Orpheus and the Golden Fleece – 2013

In this version of the story of Jason and the Argonauts, Orpheus is the one who charms the huge serpent guarding the Golden Fleece. Medea’s not involved — and therefore everyone lives happily ever after.

This scene shows Jason and another of the heroes of Ancient Greece, disembarked from Jason’s ship, the Argo, in the sacred grove in Kolkhis. They are eying the Golden Fleece–the hide of a wondrous ram whose wool was of pure gold–hanging in an oak. Jason is ordering his archer to hold his fire for the time being, as they plan how to evade the terrible serpent guarding the fleece.

Ovid, in his Metamorphoses, described the serpent as having a crest, a stinging triple tongue, and huge wings. Here is my interpretation of that creature, growing heavy-lidded as it listens to Orpheus’s lyre.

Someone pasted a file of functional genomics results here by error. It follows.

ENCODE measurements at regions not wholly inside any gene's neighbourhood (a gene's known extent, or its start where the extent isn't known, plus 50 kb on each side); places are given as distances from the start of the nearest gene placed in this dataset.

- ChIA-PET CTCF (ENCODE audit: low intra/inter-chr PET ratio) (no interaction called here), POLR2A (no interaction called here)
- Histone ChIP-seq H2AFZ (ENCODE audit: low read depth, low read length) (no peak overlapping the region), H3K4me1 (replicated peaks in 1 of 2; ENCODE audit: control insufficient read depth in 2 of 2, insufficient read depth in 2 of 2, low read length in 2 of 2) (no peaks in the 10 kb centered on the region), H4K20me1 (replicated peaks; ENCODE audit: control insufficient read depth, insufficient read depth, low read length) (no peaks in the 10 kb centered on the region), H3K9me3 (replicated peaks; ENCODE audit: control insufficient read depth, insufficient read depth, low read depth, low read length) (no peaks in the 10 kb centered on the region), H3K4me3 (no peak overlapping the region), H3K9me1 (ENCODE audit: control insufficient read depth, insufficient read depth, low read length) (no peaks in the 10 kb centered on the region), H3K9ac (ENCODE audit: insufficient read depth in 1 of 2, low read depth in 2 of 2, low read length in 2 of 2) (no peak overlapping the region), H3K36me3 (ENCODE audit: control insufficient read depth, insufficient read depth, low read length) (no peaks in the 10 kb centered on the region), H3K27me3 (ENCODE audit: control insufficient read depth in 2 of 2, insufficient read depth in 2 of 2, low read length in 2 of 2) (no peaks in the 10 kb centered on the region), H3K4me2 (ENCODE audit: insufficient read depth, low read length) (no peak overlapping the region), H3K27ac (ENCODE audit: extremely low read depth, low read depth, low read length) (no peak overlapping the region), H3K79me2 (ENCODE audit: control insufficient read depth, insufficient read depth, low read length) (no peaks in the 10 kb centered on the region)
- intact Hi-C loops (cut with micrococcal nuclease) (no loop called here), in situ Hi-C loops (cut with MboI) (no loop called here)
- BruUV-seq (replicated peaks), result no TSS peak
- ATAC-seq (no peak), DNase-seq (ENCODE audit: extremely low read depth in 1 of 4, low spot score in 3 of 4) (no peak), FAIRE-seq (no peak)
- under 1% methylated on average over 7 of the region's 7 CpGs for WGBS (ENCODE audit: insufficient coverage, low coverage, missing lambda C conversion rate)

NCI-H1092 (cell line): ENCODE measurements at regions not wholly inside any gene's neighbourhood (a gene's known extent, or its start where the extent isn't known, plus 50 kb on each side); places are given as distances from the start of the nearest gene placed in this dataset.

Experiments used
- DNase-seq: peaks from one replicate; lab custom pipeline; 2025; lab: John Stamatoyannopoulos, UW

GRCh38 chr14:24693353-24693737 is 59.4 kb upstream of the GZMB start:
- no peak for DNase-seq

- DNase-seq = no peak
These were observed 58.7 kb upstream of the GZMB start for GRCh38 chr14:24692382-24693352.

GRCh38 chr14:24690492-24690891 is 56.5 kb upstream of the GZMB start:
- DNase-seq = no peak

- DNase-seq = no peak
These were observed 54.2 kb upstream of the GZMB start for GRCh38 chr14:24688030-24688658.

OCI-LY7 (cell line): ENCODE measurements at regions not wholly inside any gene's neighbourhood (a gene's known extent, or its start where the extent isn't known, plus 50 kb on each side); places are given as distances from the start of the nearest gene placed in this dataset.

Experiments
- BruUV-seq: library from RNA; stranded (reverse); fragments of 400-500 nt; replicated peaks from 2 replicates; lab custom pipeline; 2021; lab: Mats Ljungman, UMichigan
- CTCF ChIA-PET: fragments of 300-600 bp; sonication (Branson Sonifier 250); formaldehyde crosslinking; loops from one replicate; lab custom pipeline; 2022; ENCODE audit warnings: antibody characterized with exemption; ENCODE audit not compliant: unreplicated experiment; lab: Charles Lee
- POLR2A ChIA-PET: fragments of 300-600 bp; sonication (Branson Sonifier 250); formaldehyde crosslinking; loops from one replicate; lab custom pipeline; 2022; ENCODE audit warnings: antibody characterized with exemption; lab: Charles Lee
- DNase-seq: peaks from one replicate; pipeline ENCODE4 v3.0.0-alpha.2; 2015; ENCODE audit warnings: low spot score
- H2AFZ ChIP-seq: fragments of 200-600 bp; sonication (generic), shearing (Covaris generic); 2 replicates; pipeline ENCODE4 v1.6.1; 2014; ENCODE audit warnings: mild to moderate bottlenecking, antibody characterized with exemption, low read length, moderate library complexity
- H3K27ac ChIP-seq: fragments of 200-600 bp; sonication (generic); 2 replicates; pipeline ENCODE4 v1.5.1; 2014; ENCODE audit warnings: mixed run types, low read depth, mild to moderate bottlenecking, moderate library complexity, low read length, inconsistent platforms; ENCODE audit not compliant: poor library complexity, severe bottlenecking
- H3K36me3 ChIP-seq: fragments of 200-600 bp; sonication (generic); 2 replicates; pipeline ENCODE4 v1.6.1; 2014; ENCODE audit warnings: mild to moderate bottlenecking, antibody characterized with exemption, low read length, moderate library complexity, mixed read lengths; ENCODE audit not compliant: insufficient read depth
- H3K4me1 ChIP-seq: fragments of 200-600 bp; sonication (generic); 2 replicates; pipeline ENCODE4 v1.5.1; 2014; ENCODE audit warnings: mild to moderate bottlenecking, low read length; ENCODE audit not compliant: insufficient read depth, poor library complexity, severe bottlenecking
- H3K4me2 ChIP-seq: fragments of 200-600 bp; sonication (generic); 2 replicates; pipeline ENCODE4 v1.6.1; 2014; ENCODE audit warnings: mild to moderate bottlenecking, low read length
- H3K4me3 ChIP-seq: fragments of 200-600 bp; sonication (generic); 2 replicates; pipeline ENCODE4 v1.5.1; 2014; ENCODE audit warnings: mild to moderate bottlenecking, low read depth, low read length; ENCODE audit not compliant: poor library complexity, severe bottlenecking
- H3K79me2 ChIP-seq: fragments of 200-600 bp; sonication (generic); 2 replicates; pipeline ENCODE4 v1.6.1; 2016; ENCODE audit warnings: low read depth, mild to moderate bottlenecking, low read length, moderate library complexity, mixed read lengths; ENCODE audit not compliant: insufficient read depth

As he confronts the serpent, Orpheus enjoys the watchful protection of the goddess Athena, shown here in full armor. She holds her owl — the symbol of her wisdom

This serpent stands between Jason and the completion of his quest to bring the Golden Fleece back to his father’s kingdom in Thrace. The creature, called the Colchian Dragon, is too powerful to overcome while awake, and never sleeps. Orpheus, though, the greatest musician who ever lived, plays and sings so beautifully that the beast is lulled to sleep for the first time in its life. This sleep gives Jason and his fellow Argonauts their chance to snatch the fleece from the sacred oak tree, and flee in the Argo.